They lie in France, Belgium, Italy far from home.
Some named, some ‘known to God alone’.
Some have no grave, just names on a memorial.
54,896 names engraved on the Menin Gate at Ypres of Commonwealth soldiers who died but their bodies were never found.
Tens of thousands more in other cemeteries nearby.

“Ad Majorem Dei Gloriam (To the greater glory of God) – Here are recorded names of officers and men who fell in Ypres Salient, but to whom the fortune of war denied the known and honoured burial given to their comrades in death”.

Every evening at 2000 hours a bugler sounds the Last Post.

He whom this scroll commemorates was numbered among those who,
at the call of King and Country, left all that was dear to them,
endured hardness, faced danger, and finally passed out of the sight of men
by the path of duty and self-sacrifice,
giving up their own lives that others might live in freedom.
Let those who come after see to it
that his name be not forgotten.

(Rudyard Kipling)

We pray for those who fell, for those deprived of a grave. For those who mourn and grieve, that they may receive the grace and the strength to bear it. Pray for peace.

 

MUSIC – Lacrymosa (Do Not Stand At My Grave) – Howard Goodall, Eternal Light (A Requiem)  3.04

ENDING

Remember, Lord, those whose stories were unspoken and untold…

 Remember, Lord, those whose minds were darkened and disturbed by memories of war…

 Remember, Lord, those who suffered in silence, and those whose bodies were disfigured by injury and pain…

 Father of all, remember your holy promise, and look with love on all your people, living and departed. On this day we especially ask that you would hold for ever all who suffered during the First World War, those who returned scarred by warfare, those who waited anxiously at home, and those who returned wounded, and disillusioned; those who mourned, and those communities that were diminished and suffered loss. Remember too those who acted with kindly compassion, those who bravely risked their own lives for their comrades, and those who in the aftermath of war, worked tirelessly for a more peaceful world. And as you remember them, remember us, O Lord; grant us peace in our time and a longing for the day when people of every language, race, and nation will be brought into the unity of Christ’s kingdom. This we ask in the name of the same Jesus Christ our Lord.  Amen.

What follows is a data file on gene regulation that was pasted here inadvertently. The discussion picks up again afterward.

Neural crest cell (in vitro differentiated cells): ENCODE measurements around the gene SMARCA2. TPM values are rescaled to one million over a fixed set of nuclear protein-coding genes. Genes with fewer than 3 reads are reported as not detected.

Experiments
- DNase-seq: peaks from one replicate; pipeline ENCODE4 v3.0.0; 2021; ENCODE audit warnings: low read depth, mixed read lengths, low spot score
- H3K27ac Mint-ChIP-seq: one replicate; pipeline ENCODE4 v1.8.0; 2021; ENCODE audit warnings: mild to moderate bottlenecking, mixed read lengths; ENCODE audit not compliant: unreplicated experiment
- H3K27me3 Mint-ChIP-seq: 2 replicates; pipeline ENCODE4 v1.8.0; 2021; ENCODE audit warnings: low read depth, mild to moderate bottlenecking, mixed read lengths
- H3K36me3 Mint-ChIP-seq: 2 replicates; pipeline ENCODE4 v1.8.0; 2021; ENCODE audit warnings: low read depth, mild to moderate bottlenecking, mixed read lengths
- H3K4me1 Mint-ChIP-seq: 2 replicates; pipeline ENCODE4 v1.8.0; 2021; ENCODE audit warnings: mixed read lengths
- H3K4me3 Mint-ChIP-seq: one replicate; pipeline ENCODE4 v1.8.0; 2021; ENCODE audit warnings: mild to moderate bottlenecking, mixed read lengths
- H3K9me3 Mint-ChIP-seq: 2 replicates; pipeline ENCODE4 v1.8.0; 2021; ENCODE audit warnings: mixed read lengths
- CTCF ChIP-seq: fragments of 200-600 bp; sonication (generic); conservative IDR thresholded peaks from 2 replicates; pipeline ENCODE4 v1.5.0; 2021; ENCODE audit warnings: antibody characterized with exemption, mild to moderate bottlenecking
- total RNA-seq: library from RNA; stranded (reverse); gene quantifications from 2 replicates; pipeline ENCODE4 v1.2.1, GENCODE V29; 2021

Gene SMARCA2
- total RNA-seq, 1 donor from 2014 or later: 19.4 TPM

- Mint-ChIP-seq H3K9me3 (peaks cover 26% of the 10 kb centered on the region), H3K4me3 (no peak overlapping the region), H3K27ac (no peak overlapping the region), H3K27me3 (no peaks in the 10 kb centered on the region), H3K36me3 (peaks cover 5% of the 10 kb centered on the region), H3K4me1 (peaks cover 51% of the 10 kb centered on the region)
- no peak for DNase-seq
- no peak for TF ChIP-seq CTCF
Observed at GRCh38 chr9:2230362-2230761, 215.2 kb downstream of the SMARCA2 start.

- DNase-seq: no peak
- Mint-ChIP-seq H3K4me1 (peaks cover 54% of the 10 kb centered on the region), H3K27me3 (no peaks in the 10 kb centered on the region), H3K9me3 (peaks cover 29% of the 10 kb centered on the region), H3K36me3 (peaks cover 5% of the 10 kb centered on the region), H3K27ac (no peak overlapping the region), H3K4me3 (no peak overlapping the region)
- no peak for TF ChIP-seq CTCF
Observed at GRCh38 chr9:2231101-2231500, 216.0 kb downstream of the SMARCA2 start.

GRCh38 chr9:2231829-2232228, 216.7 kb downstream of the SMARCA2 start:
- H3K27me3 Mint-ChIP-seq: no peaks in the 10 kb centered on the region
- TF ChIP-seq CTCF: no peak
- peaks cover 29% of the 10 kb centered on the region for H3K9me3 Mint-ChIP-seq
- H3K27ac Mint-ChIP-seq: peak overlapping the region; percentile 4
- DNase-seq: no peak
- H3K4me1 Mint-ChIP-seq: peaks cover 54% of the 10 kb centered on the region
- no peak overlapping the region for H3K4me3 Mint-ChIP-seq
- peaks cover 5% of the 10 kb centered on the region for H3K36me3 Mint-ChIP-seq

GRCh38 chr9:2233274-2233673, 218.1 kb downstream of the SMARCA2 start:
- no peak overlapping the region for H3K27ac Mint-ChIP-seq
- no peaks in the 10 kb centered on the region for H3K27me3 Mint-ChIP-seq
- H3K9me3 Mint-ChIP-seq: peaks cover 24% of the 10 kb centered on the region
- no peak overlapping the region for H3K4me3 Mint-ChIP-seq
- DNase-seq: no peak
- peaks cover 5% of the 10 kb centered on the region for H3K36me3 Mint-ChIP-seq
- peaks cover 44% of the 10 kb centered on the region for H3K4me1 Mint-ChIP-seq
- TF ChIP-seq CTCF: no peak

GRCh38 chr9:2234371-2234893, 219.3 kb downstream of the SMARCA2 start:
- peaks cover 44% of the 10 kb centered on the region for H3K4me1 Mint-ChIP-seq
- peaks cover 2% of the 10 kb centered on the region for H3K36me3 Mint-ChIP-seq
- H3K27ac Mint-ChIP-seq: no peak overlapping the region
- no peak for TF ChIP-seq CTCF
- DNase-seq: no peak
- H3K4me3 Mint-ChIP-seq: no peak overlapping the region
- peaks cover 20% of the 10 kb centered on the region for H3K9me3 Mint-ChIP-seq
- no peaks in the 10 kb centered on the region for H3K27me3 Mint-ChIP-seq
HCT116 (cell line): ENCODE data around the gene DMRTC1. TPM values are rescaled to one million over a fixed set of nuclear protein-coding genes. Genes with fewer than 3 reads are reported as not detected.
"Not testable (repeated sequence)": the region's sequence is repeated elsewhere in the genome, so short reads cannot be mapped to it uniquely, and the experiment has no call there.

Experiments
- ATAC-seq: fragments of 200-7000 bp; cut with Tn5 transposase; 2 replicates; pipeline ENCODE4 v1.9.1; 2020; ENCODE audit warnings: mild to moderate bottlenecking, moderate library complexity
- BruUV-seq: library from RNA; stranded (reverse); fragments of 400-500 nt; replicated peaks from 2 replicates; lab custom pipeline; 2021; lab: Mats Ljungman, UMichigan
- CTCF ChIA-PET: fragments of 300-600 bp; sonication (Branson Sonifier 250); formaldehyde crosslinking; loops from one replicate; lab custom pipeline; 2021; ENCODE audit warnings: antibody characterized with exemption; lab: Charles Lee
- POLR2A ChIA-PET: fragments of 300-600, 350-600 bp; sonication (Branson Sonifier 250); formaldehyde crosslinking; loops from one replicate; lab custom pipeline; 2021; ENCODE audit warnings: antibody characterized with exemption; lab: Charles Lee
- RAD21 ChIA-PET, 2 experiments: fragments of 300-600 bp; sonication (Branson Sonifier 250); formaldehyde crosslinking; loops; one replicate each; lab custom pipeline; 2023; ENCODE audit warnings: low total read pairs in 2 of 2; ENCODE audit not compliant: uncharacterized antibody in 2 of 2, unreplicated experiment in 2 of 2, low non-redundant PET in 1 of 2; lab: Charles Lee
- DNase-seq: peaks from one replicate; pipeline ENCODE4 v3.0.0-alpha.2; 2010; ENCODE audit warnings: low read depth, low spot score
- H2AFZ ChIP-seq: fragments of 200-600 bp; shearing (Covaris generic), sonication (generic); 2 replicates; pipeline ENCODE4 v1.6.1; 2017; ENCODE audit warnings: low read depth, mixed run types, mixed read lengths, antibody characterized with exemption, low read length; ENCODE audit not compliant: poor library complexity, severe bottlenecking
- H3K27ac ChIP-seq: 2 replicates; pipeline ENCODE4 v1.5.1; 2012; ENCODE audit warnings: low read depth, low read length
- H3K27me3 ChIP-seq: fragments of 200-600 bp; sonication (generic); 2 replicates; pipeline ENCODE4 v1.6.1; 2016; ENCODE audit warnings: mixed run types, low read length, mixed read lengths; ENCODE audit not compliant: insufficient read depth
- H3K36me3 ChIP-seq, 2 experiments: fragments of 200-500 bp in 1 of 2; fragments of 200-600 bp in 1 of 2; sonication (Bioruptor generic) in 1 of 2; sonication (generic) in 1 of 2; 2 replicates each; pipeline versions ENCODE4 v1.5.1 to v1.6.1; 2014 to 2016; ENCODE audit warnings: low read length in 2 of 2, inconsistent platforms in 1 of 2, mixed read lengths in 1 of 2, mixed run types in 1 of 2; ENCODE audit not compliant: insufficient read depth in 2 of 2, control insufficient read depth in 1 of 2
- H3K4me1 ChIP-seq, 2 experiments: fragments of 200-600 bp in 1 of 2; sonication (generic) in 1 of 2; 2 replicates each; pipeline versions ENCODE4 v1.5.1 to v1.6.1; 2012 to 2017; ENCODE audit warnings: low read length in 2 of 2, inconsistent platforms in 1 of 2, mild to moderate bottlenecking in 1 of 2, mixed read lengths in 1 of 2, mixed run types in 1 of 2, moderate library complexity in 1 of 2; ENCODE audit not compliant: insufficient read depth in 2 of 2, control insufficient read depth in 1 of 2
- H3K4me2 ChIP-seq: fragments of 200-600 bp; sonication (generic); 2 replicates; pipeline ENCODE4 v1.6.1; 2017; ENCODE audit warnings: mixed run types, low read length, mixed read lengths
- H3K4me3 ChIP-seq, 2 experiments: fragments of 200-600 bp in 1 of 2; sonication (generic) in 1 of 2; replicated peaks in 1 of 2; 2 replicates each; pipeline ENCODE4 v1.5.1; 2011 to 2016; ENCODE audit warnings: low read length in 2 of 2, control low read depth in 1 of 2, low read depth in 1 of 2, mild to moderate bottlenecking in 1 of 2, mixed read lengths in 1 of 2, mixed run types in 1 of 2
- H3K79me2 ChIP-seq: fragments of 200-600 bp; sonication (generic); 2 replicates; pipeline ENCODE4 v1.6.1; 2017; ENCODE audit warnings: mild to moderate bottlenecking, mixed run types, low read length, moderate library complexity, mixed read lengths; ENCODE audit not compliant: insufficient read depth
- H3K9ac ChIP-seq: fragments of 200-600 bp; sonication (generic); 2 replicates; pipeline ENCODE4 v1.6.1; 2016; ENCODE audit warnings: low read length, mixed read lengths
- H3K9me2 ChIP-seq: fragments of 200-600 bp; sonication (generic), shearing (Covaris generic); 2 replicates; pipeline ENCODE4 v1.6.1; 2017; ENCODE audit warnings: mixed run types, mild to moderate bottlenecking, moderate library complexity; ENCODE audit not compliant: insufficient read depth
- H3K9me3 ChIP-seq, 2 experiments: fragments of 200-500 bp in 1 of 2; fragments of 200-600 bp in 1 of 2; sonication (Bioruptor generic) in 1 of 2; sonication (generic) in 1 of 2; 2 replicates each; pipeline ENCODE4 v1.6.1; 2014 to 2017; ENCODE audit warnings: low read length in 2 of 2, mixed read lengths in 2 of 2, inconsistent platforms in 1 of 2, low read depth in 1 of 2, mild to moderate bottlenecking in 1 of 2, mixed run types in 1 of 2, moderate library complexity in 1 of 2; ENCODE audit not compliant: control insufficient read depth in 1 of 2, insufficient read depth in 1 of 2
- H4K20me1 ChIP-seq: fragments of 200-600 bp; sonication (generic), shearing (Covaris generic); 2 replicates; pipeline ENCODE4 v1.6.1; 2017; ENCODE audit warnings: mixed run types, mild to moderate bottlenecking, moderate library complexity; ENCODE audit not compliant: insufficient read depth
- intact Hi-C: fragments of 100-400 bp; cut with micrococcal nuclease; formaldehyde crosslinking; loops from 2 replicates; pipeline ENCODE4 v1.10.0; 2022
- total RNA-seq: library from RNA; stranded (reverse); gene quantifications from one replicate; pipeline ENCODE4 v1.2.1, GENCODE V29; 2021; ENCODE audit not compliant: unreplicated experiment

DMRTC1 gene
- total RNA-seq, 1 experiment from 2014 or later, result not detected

Our Father…

Lighten our darkness, Lord, we pray;
and in your mercy defend us from all perils and dangers of this night;
for the love of your only Son,
our Saviour Jesus Christ.  Amen.

Blessing
May God the Holy Trinity
guard and defend you on every side,
strengthen you to face times of difficulty,
and keep you rooted in faith and hope;
and the blessing of God almighty,
the Father, the Son, and the Holy Spirit
be with you and all whom you love and all whom you have lost,
this night and always.  Amen.

In which Ruth ponders her dad’s Life Story

There has been a project on the go now for a number of years in which old folk in homes are encouraged to put together (with help) their Life Story. The Twilight Home in which my dad lives has just got around to doing this with the inmates residents. A lovely volunteer sat down with dad one afternoon and filled in the book of his life – and very amusing it was too. 

For readers who don’t know, my father has dementia. Not Alzheimers, but dementia brought on by a series of strokes. This manifests itself in various ways: he knows who we are but doesn’t always remember our names (but then he never did and we were often introduced as numbers – I am No 1 Daughter); he doesn’t initiate conversations and dislikes questions as they tend to be a test of his memory; his short-term memory is lousy but his long-term memory is not too bad; if he doesn’t know something he has a tendency to confabulate, ie make up something plausible; he pouches food he doesn’t like (like a hamster) which means he eats very slowly because his cheeks are bulging and nothing else will fit in. (Note: he never does the latter with smoked salmon.)